WordzGuy said...


"while 'gell' seems to be simply asking for agreement"

That's what a tag question does. The original BBC article likewise suggests (tho they do not provide any specific evidence for this) that innit is slang among younger people.

petermk said...

When I visited India in the early 1970s I heard many Indian English speakers ending sentences with "isn't it?". I took this as directly equivalent to the Australian use of "eh?" that ben mentioned.

Vincent said...

I think the BBC was being characteristically coy about the contexts in which "innit" is used.

Petermk says he heard it in India in early seventies. This is a clue. The usage has been associated with the speech of young people with Asian immigrant parents. Perhaps they have learned some other language in the home first, and have picked up English at school from kids whose parents are indigenous.

The construction of questions by declarative statements followed by "aren't they?" "wouldn't she?" "wasn't it?" etc must in these circumstance seem too complicated, so an all-purpose "innit?" would be used instead.

The aboriginal English kids would simultaneously mock and emulate the Asian kids by using "innit?" as a comic form of speech.

The TV sitcom "Goodness Gracious Me!" about Asian immigrants to Britain (who also scripted and performed it) was full of these bits of patois, in many of which the Asians supposedly thought they were speaking impressively correct English.

ISNorden said...

Swedish has not one, but THREE generic "tags" that play the same role as ¿verdad? or n'est-ce pas?. From most to least formal:

-- inte sant? (literally, "not true?"); few people use this nowadays but I've seen it in print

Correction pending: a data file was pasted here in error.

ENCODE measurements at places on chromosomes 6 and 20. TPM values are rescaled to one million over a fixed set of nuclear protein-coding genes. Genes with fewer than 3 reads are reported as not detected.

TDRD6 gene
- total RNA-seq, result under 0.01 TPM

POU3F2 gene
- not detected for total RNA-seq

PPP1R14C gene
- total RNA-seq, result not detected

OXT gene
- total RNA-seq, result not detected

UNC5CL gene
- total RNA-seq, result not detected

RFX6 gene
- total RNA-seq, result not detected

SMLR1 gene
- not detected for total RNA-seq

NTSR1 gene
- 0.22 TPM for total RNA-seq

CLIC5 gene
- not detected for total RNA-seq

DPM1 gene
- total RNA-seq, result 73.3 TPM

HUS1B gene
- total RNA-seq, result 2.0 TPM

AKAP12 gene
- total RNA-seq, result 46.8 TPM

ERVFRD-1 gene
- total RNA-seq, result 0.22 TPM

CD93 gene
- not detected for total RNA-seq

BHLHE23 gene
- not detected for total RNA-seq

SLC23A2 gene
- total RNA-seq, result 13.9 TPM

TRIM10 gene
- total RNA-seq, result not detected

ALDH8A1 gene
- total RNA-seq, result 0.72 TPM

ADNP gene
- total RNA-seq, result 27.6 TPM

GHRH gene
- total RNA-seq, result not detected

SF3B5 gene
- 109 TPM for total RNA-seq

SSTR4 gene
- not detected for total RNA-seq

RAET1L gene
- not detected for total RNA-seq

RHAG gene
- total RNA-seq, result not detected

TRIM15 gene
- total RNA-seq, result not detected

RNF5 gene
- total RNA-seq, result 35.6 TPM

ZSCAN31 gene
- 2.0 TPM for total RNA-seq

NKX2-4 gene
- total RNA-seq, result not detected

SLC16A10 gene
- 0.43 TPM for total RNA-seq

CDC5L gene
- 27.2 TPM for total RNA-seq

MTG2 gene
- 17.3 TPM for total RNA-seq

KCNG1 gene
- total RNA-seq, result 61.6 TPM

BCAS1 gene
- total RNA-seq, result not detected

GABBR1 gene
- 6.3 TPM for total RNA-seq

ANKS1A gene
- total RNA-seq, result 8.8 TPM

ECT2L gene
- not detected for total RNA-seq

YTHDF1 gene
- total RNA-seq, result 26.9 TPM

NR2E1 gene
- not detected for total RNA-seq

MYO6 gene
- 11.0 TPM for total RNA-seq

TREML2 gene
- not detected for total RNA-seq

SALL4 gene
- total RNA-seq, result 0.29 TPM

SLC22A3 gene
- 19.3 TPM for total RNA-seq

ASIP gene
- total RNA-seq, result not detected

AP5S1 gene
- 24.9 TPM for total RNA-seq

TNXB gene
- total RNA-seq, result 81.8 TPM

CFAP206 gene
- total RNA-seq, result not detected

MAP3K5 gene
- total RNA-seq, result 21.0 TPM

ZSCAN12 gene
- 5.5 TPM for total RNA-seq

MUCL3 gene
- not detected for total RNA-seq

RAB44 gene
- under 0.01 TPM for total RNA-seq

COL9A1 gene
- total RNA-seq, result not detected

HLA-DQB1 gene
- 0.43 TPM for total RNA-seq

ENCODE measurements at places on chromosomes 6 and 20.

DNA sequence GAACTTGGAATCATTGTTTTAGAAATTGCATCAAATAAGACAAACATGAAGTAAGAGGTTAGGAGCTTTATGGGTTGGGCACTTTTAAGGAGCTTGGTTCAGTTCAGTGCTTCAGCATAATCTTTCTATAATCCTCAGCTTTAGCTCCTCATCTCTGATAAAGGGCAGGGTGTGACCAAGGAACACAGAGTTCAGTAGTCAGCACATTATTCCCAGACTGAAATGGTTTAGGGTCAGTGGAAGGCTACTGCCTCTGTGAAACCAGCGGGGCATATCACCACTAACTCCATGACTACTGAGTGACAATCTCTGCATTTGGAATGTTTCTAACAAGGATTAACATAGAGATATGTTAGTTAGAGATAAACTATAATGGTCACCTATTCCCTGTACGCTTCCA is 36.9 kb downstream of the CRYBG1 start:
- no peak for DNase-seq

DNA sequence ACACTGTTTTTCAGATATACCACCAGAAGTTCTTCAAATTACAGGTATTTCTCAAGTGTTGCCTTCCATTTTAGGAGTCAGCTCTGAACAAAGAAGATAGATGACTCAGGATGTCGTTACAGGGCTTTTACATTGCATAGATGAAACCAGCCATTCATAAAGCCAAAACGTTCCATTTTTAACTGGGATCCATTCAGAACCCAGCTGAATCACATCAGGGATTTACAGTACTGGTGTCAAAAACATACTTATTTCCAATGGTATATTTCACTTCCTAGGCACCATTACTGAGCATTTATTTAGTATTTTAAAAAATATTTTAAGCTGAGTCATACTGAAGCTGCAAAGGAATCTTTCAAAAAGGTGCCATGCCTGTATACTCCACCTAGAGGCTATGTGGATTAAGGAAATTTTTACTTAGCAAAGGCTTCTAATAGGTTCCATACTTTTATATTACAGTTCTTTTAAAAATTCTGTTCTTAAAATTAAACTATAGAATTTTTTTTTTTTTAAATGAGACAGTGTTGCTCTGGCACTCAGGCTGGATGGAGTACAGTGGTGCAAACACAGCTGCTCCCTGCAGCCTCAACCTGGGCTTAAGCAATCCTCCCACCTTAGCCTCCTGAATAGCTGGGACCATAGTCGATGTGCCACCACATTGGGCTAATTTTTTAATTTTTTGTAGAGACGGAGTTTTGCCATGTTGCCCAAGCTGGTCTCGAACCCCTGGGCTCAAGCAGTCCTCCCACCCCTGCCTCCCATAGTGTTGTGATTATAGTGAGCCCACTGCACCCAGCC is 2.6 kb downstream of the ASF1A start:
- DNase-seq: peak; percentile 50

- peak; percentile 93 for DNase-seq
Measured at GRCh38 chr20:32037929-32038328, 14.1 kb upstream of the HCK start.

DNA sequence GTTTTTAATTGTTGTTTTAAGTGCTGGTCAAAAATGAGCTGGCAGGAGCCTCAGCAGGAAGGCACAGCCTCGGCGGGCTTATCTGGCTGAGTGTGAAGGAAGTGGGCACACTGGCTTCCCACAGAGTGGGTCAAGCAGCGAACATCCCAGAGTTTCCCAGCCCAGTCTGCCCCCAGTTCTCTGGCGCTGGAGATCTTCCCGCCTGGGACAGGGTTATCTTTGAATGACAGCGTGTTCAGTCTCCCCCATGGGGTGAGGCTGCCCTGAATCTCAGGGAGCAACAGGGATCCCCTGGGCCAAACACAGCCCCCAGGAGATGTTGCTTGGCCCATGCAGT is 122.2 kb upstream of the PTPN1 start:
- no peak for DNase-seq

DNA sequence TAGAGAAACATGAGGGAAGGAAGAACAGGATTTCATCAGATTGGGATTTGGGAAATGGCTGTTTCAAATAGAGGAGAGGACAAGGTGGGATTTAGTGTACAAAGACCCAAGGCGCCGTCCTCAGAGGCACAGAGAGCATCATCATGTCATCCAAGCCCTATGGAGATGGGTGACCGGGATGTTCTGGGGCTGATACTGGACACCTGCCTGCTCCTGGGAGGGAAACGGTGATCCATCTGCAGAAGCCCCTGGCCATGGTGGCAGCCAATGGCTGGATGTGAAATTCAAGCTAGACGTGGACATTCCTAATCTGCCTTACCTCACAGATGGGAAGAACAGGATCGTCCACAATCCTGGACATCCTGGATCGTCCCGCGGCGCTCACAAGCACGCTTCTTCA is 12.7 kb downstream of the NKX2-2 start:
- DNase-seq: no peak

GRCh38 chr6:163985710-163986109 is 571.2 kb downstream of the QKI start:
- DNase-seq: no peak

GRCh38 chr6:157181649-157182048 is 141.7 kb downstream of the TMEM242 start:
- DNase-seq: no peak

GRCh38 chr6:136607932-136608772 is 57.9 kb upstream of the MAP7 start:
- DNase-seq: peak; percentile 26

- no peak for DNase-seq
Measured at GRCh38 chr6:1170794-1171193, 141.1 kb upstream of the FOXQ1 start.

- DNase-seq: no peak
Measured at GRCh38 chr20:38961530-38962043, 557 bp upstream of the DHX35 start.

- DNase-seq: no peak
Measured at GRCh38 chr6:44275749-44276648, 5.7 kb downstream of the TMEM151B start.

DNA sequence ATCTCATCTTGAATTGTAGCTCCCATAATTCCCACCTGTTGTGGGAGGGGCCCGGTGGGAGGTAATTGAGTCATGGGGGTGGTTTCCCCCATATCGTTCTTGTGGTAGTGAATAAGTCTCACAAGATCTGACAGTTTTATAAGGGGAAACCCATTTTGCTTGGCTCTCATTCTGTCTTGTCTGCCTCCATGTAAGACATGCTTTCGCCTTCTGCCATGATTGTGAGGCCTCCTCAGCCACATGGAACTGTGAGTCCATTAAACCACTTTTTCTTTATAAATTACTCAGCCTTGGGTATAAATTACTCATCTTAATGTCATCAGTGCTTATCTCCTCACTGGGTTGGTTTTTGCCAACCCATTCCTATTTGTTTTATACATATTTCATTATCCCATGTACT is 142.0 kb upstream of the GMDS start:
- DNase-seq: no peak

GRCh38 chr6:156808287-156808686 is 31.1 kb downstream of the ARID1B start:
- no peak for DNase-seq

-- eller hur? (literally, "or how?"); most typical in careful speech

-- vad?(literally, "what?"); very informal, almost slangy.

Blake Broussard said...

I'm a resident of the Southern United States, and I certainly give glorious Briton full credit for inventing "innit", but the way many say "isn't it" in my region... well, it sounds quite a bit like "innit".

Some I've heard say it pronounce the "s" ever so quickly, thus defferentiating itself from your word, although, for every person that pronounces a slight "s" there is a person who doesn't. This leads to people like me basically replicating "innit", just with a southern accent.

Finally, I'm not sure this is true of all the South; since I live in Louisiana where the traditional Southern accent you may be familiar with has been muddied by a long held tradition of speaking French... so, we have an accent somewhere between the traditional southern drawl and the quite familiar "Brooklyn" New York accent.

I will say, though, that I didn't notice the way in which we pronounce "isn't it" until well after I kept hearing you Brits put it at the end of every phrase. Some of the people I've heard say "innit" have no idea what relevance it has, and possibly, have no idea where the UK is... so, I seriously doubt they're copying it. Ah well, something to think about (if any of you actually make it through this lengthy post!)

Tony L said...

By the way, the following sentence from the blog post, apart from the "you know" phrase, is very NON-American in flavour: "I'll show young Miss Hanna round to all the shops, you know?" What American says "show round" or "to all the shops"? Non è vero?